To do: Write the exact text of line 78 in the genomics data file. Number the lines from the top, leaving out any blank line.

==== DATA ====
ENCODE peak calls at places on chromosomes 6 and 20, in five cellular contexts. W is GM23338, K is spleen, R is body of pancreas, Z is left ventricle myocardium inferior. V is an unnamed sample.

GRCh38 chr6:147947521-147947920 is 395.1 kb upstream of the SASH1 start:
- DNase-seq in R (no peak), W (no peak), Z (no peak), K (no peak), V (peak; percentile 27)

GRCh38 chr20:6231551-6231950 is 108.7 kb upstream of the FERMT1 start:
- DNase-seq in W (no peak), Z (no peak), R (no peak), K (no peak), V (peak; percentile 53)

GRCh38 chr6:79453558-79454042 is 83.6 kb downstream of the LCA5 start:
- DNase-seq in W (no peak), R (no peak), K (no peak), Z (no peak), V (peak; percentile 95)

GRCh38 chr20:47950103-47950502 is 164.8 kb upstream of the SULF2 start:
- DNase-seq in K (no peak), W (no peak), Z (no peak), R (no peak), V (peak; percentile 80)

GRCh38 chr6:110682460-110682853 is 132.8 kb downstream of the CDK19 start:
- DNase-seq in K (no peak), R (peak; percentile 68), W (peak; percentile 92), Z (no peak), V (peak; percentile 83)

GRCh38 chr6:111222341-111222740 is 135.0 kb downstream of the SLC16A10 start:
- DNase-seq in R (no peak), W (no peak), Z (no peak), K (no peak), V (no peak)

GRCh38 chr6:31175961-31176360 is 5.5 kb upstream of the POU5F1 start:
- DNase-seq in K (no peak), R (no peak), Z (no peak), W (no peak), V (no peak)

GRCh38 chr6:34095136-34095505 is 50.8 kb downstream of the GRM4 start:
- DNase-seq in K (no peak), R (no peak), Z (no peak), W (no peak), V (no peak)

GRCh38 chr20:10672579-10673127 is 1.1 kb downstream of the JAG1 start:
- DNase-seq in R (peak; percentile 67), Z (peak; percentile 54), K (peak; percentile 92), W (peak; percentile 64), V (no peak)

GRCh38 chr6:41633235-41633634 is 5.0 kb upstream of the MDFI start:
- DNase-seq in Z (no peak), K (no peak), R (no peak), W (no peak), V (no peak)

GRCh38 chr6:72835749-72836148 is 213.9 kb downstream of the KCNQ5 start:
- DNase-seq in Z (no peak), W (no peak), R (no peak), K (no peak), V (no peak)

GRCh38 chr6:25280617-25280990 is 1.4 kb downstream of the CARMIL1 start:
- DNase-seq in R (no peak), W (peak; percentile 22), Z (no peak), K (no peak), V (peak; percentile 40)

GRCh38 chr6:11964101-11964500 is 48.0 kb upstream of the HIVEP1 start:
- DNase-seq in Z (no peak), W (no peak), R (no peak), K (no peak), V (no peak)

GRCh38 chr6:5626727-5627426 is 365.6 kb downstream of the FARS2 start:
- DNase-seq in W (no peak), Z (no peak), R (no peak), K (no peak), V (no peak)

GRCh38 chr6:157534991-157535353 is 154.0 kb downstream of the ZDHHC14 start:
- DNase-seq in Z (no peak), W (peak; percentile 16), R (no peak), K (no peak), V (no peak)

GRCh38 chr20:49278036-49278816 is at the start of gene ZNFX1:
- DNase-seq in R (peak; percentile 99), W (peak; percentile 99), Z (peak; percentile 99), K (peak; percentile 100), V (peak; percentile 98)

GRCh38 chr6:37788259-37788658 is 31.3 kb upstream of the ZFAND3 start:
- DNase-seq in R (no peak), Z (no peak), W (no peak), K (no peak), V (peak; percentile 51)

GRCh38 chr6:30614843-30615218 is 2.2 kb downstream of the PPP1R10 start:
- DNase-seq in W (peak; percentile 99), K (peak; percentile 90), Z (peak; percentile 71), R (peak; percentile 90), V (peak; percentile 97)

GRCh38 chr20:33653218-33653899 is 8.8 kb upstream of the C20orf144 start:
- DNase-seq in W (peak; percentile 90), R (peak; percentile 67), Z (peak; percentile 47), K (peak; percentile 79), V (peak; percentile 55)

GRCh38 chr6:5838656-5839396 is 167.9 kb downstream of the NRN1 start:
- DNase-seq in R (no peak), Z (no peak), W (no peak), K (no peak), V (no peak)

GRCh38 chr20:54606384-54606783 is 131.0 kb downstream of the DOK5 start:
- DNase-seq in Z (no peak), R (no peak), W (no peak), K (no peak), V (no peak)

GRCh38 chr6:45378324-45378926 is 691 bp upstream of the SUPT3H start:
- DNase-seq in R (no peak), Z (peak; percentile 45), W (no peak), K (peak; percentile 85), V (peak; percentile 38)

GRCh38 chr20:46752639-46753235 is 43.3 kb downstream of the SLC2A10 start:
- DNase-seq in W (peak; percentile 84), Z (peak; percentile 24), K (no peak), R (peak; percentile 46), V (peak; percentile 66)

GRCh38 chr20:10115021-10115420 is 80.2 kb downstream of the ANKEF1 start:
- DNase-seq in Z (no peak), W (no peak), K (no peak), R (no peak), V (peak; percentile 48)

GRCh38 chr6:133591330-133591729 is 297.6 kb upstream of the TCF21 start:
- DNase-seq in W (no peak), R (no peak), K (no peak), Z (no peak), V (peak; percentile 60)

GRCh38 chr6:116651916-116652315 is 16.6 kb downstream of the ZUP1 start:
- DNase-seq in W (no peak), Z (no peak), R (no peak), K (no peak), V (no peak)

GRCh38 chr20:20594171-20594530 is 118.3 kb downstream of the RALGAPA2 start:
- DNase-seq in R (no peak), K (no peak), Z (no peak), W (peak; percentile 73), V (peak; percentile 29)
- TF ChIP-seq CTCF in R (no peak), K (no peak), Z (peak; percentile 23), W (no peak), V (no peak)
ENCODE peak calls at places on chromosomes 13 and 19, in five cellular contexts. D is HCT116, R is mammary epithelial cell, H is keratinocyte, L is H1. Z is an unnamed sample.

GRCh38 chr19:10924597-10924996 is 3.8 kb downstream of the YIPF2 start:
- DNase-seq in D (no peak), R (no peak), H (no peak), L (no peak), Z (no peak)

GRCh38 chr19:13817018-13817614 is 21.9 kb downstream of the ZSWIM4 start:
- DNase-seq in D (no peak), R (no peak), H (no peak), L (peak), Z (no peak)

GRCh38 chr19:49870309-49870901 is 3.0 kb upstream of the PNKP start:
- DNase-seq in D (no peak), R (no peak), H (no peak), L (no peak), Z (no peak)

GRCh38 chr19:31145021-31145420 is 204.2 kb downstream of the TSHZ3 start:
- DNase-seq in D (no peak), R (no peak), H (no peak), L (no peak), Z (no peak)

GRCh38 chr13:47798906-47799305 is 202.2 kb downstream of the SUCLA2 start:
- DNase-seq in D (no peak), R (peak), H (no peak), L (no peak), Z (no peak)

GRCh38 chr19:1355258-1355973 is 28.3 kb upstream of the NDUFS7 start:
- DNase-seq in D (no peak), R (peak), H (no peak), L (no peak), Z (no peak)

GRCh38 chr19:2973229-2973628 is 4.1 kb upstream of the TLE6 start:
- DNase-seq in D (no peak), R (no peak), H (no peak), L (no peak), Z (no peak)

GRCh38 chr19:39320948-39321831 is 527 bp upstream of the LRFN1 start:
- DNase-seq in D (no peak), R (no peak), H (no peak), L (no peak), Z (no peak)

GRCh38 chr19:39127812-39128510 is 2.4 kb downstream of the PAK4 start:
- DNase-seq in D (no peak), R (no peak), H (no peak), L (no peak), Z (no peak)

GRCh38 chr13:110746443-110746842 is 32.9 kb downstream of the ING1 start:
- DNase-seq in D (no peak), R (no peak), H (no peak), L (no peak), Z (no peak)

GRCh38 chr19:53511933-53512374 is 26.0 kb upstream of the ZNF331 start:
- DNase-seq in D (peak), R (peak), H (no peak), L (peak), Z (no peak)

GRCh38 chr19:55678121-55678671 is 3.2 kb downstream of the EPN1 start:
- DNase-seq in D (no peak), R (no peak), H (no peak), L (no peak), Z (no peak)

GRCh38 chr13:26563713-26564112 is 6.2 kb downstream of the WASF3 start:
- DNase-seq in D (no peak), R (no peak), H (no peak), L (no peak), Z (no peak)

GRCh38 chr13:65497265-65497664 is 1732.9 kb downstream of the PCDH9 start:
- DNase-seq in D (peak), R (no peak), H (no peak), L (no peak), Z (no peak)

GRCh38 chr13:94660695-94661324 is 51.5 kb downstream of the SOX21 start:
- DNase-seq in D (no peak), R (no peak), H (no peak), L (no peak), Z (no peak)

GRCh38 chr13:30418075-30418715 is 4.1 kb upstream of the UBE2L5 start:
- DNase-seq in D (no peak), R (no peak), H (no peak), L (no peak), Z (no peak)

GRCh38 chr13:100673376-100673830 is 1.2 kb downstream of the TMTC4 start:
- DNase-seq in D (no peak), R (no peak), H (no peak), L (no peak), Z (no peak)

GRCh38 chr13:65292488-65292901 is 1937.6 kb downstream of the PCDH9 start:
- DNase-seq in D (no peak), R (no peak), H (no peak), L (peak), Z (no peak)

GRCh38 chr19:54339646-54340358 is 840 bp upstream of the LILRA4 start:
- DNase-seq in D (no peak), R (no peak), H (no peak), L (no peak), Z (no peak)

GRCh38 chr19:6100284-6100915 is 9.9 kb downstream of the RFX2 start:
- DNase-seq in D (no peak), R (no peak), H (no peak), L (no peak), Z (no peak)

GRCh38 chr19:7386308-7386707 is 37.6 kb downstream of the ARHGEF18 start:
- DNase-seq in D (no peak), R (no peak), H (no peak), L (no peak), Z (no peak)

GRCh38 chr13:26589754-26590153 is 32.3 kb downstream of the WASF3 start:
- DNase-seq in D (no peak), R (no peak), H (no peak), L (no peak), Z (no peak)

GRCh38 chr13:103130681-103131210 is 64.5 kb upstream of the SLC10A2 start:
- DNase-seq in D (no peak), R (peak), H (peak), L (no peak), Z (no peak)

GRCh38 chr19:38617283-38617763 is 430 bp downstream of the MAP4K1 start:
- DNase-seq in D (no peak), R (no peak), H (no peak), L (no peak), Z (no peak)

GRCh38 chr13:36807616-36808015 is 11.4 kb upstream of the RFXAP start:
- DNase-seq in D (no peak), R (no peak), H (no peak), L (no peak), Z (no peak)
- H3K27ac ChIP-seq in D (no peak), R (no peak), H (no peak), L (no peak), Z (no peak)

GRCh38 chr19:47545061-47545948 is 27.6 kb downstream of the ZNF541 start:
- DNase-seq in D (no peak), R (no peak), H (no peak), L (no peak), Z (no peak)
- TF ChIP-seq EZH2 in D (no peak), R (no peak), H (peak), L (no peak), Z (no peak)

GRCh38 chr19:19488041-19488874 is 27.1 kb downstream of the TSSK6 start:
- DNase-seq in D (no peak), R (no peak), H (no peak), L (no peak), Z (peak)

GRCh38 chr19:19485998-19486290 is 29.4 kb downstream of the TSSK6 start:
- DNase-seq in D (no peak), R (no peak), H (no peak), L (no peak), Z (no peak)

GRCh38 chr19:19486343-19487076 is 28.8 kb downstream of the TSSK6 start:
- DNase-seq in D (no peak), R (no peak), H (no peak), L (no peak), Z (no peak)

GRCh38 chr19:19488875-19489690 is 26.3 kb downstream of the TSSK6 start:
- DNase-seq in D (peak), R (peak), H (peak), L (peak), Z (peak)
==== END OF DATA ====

GRCh38 chr19:53511933-53512374 is 26.0 kb upstream of the ZNF331 start: